FIG. 4 illustrates a method for space-time echo cancellation according to an exemplary embodiment. The method begins at step 400 at which signals directed to a loudspeaker are filtered in one or more first filters to simulate the propagation from the loudspeaker to the microphone. At step 420, the filtered signals are subtracted from signals received at one or more microphones. At step 430, the subtracted results are filtered through one or more first filters and one or more second filters, the output(s) of the first filters representing the signal channel, and the output(s) of the second filters representing a compensation channel. At step 440, the filtered results are added for each set of filters. At step 450, the added result for the compensation channel is weighted. Finally, at step 460, the weighted results are subtracted from the added result for the signal channel.

FIGS. 5 and 6 illustrate results of computer simulations of the space-time echo cancellation technique according to exemplary embodiments. In FIGS. 5 and 6, the output signal-to-noise ratio is plotted as a function of frequency. The solid lines represent the signal-to-noise ratio at different frequencies using the space-time echo cancellation technique according to exemplary embodiments, and the dashed lines represent the signal-to-noise ratio at different frequencies using a conventional single microphone echo cancellation technique. The simulations were carried out for 2-microphone (FIG. 5) and 4-microphone (FIG. 6) arrays in a simulated car environment. From FIGS. 5 and 6, it can be seen that the space-time echo cancellation technique according to exemplary embodiments allows substantial attenuation (e.g., 25-30 dB) of the noise field in a car cabin without suppression and degradation of the speech signal.

According to exemplary embodiments of the present invention, speech enhancement and acoustic echo cancellation is made possible in a noisy environment, such as a hands-free mobile telephone in a car. The technique takes advantage of both the microphone array matched-field processing and the single-microphone echo suppression techniques, offering several advantages, such as allowing spatial selection/suppression of targets/jammers, and exploiting and combining the speech signal that is output by a loudspeaker to improve the performance of the array processing. In contrast to the conventional matched-field processing method, the method according to exemplary embodiments takes into account the effects of the waveguide sound propagation in a car cabin and takes into account a prior information about the spatial-coherent structure of the echo field. As a result, the method provides suppression of the echo and car noise simultaneously, robust processing, and adaptation to the actual acoustic environment.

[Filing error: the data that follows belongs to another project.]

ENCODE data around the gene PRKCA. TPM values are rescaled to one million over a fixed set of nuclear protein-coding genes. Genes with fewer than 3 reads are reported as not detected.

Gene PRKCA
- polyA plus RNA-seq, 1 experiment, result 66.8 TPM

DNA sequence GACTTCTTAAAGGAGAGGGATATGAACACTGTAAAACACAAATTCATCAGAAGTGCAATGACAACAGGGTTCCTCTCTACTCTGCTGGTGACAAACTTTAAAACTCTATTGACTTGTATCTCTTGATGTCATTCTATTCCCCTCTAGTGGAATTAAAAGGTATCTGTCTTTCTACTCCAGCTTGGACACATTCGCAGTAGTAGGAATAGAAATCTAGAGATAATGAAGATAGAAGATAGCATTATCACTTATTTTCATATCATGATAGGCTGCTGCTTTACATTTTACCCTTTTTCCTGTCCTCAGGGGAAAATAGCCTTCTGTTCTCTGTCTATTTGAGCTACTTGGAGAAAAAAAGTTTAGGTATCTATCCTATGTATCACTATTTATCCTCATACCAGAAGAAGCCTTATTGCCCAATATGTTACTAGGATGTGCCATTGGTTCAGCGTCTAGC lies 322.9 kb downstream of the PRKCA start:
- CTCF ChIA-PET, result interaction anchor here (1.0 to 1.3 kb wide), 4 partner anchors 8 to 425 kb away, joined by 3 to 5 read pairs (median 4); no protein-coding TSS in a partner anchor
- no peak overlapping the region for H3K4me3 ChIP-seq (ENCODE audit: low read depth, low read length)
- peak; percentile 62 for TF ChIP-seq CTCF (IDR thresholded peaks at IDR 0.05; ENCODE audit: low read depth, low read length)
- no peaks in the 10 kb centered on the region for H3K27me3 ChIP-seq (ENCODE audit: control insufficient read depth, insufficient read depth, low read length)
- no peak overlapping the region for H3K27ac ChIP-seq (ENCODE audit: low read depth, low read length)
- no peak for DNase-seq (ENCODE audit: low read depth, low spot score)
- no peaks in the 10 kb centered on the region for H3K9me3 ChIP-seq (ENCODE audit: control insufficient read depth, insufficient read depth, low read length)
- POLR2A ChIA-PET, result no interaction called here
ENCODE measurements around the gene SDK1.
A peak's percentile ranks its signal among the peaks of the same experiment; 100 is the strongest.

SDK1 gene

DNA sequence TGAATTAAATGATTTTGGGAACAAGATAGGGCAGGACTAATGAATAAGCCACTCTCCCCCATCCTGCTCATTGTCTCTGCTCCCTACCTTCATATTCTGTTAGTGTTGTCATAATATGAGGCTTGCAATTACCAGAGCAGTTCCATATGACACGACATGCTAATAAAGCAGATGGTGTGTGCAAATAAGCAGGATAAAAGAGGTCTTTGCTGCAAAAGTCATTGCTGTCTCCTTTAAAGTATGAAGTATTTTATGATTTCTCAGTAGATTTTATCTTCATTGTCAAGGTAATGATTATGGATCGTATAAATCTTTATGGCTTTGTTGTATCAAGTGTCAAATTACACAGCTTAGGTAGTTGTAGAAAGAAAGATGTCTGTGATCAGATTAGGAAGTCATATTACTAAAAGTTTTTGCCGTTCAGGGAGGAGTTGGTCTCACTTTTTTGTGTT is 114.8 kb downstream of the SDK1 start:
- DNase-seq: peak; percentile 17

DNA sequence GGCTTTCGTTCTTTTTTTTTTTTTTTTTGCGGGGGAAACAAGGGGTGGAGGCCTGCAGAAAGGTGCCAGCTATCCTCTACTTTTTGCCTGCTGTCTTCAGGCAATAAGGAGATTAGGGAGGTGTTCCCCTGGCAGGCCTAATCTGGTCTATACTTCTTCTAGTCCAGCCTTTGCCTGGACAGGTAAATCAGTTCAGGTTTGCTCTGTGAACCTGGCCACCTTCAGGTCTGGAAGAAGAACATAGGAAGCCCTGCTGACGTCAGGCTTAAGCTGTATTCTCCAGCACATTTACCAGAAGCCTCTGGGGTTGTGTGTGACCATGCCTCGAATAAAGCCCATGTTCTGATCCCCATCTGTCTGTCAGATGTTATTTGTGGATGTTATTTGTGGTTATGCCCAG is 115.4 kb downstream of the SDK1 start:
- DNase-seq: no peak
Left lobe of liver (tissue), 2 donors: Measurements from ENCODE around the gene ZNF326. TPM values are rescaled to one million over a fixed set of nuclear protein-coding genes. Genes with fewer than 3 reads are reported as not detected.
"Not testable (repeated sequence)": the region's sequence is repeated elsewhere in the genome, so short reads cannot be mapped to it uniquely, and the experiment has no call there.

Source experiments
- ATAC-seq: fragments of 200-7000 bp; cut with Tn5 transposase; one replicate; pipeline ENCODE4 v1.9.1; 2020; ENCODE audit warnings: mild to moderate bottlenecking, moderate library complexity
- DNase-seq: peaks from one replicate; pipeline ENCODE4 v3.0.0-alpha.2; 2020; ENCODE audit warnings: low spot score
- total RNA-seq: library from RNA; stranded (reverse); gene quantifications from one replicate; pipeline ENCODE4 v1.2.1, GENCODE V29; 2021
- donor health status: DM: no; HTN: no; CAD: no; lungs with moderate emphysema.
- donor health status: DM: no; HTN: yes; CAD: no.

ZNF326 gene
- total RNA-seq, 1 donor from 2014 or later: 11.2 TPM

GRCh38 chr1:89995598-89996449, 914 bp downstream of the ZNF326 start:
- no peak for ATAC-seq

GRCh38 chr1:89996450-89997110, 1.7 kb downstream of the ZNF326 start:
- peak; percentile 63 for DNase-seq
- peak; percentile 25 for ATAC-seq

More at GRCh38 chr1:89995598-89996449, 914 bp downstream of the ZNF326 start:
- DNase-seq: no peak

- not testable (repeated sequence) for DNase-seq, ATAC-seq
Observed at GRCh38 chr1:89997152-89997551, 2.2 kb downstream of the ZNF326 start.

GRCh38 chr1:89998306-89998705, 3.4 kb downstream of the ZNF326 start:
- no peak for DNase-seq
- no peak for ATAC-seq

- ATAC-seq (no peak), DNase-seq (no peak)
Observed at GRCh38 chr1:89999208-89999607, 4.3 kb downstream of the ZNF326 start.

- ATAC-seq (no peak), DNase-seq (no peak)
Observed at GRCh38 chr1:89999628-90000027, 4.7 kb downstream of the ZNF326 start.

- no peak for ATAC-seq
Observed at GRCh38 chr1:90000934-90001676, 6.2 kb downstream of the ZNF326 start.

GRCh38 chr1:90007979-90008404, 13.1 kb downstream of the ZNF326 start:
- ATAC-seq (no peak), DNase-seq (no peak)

It will be appreciated by those of ordinary skill in the art that this invention can be embodied in other specific forms without departing from its essential character. The embodiments described above should therefore be considered in all respects to be illustrative and not restrictive. For example, although described above with reference to a car phone environment, the invention is also applicable in other types of communication systems.

Patent Citations
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Non-Patent Citations
Reference
1 *Coupled adaptive filters for acoustic echo control and noise reduction Martin, R.; Altenhoner, J., Acoustics, Speech, and Signal Processing, 1995. ICASSP-95., 1995 International Conference on, pp.: 3043-3046 vol. 5.*
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Referenced by
Citing PatentFiling datePublication dateApplicantTitle
US8462962 *Aug 20, 2010Jun 11, 2013Fujitsu LimitedSound processor, sound processing method and recording medium storing sound processing program
US20110019832 *Aug 20, 2010Jan 27, 2011Fujitsu LimitedSound processor, sound processing method and recording medium storing sound processing program
Classifications
U.S. Classification379/406.05, 370/289, 379/406.08, 379/388.01, 455/570, 379/406.13
International ClassificationH04M1/00, H04M1/60, H04B3/23, H04M9/08, H04R3/02
Cooperative ClassificationH04M9/082
European ClassificationH04M9/08C